Small Business Tips: How to Prepare Your Business for the Tax Season

Preparing your small business for the tax season should be an all-year endeavor if you want to avoid last minute hassles. However, most small businesses don't maintain complete accounting records. And most business owners choose to do the books themselves rather than hire an accountant. While this can be a cost-saving option, it can easily get you in trouble with the tax authorities if you don't update your business financial records. Here are some of the top ways in which you can prepare your business for the tax season and get the most out of your returns.

Keep track of your deductions

Your business can benefit from various tax deductions and allowances. Maintaining clear records of your deductions can help you make savings come the tax season. Some of the most common deductions include the following:

  • Capital assets such as business furniture, equipment, and computers
  • Business appliances
  • Courses and seminars attended to sharpen your business acumen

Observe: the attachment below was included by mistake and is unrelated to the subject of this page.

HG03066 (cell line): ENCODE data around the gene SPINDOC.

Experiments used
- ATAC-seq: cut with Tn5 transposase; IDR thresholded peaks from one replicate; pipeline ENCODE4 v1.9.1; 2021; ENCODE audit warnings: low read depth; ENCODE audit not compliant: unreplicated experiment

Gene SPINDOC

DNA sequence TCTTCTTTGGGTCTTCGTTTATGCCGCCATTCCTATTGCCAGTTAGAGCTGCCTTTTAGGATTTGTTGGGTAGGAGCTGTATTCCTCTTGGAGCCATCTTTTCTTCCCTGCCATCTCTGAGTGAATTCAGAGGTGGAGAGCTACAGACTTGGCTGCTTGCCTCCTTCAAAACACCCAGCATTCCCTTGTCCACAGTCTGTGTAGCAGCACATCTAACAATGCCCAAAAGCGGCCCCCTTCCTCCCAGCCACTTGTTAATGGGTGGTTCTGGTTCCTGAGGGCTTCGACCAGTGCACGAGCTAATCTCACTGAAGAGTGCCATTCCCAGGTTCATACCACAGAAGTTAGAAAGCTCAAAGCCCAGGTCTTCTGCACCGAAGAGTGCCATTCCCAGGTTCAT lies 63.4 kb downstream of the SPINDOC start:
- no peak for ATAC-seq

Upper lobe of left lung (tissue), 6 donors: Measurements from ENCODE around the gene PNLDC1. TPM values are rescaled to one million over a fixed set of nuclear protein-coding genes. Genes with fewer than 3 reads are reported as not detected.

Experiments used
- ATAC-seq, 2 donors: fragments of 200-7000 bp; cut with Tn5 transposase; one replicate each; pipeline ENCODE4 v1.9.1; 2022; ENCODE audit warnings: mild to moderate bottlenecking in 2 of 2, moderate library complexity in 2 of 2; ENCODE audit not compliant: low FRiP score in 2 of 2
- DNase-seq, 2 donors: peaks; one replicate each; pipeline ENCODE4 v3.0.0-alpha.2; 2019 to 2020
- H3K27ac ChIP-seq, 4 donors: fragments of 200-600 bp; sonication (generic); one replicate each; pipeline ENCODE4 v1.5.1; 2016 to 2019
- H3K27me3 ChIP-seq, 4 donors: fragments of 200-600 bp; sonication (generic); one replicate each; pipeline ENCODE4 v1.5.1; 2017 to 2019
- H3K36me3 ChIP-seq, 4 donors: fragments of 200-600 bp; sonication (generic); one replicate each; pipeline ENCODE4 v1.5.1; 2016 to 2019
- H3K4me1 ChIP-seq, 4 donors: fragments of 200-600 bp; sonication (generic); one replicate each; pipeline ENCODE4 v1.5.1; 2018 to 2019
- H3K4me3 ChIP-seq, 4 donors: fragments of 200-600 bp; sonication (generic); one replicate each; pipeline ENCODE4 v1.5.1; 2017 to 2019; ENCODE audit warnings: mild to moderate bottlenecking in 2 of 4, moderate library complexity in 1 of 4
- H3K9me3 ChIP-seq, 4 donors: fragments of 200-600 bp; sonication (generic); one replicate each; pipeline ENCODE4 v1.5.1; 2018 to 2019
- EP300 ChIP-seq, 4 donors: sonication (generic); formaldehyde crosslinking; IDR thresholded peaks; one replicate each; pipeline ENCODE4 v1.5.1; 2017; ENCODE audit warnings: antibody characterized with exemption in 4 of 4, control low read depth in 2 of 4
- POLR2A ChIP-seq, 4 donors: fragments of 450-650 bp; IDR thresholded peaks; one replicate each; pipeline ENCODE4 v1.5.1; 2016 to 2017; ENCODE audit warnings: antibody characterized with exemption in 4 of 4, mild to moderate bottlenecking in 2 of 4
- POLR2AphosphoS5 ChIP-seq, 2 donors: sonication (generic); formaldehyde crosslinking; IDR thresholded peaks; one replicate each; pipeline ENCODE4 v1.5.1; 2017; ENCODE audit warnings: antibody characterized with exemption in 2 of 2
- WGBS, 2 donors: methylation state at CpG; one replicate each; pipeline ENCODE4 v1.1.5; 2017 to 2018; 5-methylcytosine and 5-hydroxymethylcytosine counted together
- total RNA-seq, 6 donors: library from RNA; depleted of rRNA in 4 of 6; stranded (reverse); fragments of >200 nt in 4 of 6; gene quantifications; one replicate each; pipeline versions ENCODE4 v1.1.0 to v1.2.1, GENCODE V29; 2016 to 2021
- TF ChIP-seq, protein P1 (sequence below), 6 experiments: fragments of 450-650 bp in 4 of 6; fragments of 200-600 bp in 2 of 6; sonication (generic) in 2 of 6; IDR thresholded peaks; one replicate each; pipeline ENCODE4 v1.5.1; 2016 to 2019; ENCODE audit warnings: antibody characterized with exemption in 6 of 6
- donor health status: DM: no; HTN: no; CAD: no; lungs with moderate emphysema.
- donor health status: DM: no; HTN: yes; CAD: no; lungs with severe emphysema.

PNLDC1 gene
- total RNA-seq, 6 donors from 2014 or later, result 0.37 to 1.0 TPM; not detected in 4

• Unused items of inventory that were donated to charity

These amounts are allowable against taxable income, and small businesses are allowed to deduct these expenditures before calculating their taxable income. Knowing which deductions and allowances apply to your business can save you a lot of taxes.

Separate your expenses

Many small business owners combine their business and personal expense without knowing the implication of such actions to their tax returns. If you claim any expenditures such as rent, rates, utilities, and insurance, you should have clear records and receipts as evidence that you have separated your business expenses from your personal expenses. Also, if you use personal assets for business use, for example your personal vehicle, home, computer, or mobile phone, you should keep records that indicate the use of personal assets for professional purposes.

Maintain complete records

Incomplete records can be a headache for most small businesses, especially where there are no receipts to act as physical evidence. If your books don't balance by the time you are required to pay taxes, you may end up getting over- or under-taxed, both of which can be a disadvantage to your business. Recording all your expenses and incomes once they are received or accrued can save you from dealing with incomplete books during the tax season.

The tax season can be a stressful time for many small business owners. If you don't have an accountant, you should consider hiring one, either permanently or temporarily to keep your books in order and ensure that your business survives the tax season with no hiccups.